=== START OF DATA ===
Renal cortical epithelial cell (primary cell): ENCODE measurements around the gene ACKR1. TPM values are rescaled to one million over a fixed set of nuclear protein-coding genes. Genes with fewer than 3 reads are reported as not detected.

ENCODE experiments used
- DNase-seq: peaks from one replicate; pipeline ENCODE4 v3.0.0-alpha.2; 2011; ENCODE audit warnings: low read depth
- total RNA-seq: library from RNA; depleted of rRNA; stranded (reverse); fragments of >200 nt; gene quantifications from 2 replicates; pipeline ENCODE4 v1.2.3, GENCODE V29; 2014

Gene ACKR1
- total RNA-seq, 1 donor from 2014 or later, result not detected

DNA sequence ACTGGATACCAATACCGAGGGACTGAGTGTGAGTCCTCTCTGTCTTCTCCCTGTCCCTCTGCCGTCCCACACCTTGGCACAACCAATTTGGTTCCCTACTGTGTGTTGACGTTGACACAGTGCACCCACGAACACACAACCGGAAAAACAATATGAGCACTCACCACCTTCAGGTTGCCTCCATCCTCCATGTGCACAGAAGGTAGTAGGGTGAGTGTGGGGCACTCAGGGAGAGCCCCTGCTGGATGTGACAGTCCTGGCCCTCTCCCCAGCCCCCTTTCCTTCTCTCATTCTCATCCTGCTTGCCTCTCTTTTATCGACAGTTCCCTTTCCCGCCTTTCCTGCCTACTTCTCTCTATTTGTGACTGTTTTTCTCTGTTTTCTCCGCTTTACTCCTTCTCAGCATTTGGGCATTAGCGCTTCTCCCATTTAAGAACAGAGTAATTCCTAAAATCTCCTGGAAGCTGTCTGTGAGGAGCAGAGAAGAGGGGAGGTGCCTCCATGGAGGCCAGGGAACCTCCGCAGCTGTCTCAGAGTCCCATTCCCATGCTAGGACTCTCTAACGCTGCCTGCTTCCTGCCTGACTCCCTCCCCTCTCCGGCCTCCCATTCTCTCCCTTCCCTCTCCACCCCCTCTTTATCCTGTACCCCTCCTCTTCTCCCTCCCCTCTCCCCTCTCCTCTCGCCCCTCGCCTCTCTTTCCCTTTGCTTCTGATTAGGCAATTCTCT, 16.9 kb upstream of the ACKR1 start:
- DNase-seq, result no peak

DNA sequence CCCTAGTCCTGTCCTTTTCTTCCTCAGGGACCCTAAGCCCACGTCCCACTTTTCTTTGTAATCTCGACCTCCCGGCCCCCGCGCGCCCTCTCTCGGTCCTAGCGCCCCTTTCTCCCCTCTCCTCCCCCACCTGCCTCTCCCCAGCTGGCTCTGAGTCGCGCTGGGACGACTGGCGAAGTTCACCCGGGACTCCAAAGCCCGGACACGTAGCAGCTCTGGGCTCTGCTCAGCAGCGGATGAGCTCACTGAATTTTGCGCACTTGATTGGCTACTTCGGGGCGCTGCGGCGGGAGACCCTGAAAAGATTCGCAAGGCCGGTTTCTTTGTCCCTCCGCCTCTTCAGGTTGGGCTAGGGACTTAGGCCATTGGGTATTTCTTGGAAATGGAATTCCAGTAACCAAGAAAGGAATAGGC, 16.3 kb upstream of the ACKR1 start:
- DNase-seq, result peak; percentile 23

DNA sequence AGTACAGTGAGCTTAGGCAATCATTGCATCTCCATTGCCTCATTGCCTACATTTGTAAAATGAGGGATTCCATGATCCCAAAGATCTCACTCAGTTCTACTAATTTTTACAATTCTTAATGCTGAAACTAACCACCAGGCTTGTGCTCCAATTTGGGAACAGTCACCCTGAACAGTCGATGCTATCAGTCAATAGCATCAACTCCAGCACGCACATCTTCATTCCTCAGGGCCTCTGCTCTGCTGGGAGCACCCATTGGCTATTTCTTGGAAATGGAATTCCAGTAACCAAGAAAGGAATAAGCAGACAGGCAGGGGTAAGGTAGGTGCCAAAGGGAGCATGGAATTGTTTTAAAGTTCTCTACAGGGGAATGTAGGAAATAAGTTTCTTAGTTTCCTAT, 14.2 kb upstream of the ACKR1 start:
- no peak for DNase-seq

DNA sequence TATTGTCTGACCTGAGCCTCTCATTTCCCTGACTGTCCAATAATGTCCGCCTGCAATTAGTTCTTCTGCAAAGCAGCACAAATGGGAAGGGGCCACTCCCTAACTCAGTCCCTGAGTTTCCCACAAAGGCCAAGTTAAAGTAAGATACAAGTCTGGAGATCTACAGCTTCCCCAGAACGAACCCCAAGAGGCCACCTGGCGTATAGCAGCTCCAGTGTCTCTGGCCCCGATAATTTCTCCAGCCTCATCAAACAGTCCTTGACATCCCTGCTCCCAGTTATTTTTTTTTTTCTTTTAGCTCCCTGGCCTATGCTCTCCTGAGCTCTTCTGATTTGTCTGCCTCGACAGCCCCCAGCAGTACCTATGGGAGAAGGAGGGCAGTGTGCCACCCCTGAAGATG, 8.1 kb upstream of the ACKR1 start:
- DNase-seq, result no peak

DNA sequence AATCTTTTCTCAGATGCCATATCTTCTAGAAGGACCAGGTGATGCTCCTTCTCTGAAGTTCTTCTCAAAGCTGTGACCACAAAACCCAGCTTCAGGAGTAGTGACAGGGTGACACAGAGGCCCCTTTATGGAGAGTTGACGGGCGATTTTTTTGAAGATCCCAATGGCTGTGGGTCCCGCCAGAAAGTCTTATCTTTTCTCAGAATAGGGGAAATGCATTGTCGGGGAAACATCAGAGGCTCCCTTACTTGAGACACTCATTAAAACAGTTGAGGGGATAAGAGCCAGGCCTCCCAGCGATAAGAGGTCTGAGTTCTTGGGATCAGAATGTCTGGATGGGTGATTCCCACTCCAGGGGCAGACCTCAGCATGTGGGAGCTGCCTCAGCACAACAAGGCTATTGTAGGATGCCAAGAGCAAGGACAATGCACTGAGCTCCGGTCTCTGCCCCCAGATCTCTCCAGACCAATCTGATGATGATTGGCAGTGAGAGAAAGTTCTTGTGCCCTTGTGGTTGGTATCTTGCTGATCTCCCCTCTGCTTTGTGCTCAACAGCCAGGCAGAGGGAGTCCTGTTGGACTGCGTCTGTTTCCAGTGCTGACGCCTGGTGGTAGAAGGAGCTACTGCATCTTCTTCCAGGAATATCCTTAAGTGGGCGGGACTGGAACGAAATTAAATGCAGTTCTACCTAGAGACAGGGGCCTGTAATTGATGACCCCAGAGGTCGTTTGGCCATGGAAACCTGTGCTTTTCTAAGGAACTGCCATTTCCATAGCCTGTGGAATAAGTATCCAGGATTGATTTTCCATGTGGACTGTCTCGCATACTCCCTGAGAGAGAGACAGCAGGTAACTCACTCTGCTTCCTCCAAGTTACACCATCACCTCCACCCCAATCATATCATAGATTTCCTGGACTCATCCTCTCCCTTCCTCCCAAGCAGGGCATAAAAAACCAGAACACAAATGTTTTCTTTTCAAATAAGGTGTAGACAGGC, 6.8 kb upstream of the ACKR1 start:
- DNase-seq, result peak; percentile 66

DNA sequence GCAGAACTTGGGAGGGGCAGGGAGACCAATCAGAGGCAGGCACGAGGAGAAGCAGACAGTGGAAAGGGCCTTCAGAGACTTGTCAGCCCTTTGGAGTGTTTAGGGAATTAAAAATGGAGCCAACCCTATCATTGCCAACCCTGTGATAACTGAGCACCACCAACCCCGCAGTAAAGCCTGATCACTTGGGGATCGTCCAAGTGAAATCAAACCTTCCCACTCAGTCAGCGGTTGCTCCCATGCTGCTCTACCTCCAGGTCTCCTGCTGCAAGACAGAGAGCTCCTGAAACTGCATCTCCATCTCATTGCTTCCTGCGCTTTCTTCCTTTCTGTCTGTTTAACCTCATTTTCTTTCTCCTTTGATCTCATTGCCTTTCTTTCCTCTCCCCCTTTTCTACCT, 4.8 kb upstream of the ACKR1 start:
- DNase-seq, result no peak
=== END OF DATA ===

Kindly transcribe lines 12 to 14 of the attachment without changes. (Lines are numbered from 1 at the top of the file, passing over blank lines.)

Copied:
- no peak for DNase-seq

DNA sequence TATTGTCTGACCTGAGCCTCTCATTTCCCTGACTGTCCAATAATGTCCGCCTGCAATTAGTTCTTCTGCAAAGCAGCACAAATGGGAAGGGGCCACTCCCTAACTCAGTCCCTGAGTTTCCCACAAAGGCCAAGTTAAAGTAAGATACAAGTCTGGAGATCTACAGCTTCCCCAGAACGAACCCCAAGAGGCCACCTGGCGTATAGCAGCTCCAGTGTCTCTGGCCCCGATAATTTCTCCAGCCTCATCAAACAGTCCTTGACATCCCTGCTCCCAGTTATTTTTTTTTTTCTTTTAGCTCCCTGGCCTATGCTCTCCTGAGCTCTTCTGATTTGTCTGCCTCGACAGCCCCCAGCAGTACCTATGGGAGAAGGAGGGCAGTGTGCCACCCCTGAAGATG, 8.1 kb upstream of the ACKR1 start:
- DNase-seq, result no peak